Two colleges provided pandemic-related research funding; four colleges reported ad hoc arrangements for fund reallocation if requested by individual faculty members. Four colleges provided emergency funding for graduate students (who presumably could have supported faculty research). Four colleges reported adding teaching assistants on an ad-hoc basis at faculty members’ request, and a handful of colleges indicated they had put in place different kinds of teaching support (e.g., technology assistance).
Finally, 11 colleges reported opening up opportunities for communication between faculty, department chairs, and college administration (e.g., virtual forums, town halls with college leadership and faculty, staff, and students). The colleges indicated that these sessions had been well-attended. Furthermore, ADVANCE professors were often cited as the lynchpin for social connection and access to resources for women faculty members, especially those on the tenure track.
Other forms of support mentioned by colleges include reaching out to institutional peers to learn about best practices (ENGR) and a happiness and wellness initiative (SPH).
Family Care Benefits Already Being Used
By: Linda Steiner, OFA and Rythee Lambert-Jones, UHR
In less than one month, two percent of UMD benefit-eligible employees have already registered for the family care benefits now available through Care@Work by Care.com. Of those who registered, 85% visited the website to search for childcare; the rest looked for pet care, home care, elder care and tutoring.
The University pays the monthly premium membership fee for all Regular Faculty and Staff, Contingent II, and Graduate Assistants. Employees can search for and get access to providers vetted by Care.com at reasonable rates.
Another significant aspect of the benefit is that the University subsidizes the cost of up to 10 days of backup child/elder care (i.e., when regular care is suddenly unavailable), with rates depending on salary. Available 24/7/365, backup care can be used for children (in-home or in-center) or adults/elders (in-home only). Users can get partial reimbursement for a provider in their own personal network (friends, babysitters, even family members). Statistics so far indicate that nearly 80% of those needing backup care for children either had a sick child or the regular sitter was unavailable.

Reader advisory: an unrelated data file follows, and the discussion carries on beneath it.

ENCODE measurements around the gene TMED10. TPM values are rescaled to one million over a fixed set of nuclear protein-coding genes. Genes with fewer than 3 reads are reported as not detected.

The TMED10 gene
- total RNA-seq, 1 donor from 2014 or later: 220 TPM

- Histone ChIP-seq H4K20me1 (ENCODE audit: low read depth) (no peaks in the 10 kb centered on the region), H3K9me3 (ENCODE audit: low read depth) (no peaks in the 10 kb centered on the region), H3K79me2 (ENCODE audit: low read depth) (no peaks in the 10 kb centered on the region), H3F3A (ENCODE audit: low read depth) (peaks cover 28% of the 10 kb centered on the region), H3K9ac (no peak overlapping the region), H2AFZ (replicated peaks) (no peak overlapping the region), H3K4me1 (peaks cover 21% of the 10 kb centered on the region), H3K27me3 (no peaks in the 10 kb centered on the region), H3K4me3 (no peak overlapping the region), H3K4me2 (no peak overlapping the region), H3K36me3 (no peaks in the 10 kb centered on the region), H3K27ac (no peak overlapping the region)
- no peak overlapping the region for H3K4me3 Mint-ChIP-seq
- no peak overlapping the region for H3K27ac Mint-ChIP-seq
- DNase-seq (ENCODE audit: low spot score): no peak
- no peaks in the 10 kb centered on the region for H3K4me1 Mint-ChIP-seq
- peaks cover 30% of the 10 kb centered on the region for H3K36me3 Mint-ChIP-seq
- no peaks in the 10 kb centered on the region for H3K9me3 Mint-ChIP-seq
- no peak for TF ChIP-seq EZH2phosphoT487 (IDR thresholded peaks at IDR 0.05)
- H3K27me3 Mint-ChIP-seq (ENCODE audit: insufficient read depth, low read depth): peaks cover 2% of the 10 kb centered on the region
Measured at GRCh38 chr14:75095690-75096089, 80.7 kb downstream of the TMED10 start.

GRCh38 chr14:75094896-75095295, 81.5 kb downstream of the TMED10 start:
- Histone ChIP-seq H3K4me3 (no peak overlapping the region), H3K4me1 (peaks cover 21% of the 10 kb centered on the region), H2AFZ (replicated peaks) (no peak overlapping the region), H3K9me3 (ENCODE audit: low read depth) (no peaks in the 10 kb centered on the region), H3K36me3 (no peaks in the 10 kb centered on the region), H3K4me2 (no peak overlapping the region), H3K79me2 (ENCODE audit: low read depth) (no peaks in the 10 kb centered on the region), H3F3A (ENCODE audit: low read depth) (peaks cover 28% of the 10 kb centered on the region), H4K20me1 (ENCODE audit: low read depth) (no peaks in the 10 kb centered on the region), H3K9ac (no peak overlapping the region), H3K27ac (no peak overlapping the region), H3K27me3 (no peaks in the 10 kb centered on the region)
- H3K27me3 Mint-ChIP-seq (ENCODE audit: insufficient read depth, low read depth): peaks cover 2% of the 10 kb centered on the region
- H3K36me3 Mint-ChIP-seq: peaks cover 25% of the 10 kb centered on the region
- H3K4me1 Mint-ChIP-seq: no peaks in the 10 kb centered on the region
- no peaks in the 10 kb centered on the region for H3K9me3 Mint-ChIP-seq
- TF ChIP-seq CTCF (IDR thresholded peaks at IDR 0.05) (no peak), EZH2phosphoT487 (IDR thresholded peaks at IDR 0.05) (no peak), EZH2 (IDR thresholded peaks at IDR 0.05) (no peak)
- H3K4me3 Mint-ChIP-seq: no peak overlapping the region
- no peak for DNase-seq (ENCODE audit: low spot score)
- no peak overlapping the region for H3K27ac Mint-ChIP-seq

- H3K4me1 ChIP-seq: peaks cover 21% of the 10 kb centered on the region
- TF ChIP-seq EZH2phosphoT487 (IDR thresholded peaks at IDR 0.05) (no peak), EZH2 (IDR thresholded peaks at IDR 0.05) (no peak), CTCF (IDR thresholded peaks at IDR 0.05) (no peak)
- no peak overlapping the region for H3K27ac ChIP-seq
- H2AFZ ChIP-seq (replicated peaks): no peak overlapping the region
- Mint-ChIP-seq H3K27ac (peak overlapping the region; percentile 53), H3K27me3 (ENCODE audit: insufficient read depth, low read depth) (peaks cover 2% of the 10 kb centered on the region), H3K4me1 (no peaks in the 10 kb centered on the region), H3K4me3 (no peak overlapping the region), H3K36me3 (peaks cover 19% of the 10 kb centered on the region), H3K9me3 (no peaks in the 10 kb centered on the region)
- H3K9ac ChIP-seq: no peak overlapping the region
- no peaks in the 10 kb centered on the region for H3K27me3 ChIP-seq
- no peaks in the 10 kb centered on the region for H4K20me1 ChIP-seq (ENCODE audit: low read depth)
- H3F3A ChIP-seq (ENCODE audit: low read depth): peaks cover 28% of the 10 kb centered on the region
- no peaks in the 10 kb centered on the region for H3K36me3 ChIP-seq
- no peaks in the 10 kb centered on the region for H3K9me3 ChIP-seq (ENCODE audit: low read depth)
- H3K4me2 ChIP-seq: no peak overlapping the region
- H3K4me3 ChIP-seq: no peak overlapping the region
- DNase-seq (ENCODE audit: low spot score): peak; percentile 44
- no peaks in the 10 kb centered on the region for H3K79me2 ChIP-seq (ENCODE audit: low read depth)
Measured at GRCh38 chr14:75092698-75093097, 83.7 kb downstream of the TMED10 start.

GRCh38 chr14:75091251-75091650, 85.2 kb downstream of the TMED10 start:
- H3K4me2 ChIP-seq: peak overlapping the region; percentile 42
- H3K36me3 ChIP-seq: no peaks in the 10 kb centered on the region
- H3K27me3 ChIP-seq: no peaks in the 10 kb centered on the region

The UMD contract with Care.com also provides for a discounted rate for part-time and full-time use of participating childcare centers across the U.S.
University Human Resources, whose office and website houses the new suite of benefits, is now hiring a program manager to answer questions about these benefits and to coordinate information about family care resources.
A Caregiver Options Workgroup began last fall to identify the kinds of family care challenges the UMD community was facing. The committee conducted a needs assessment survey in December, reviewed information from peer institutions, and investigated a variety of ways to address family care needs.
With the enthusiastic support of President Pines, the Care@Work benefit was announced March 29, and registration began in early April.
Information about Care@Work and access to a wide variety of caregiving resources is available at https://uhr.umd.edu/benefits/family-care/.
UMD Mentoring Guidance
The Office of Faculty Affairs has established updated mentoring guidance. This document is to guide unit heads, deans, and faculty members on
- the particular requirements around mentoring at the University of Maryland;
- recommendations from the Office of Faculty Affairs on optimal mentoring beyond the requirements; and
- best practices for strong mentoring and developmental networks.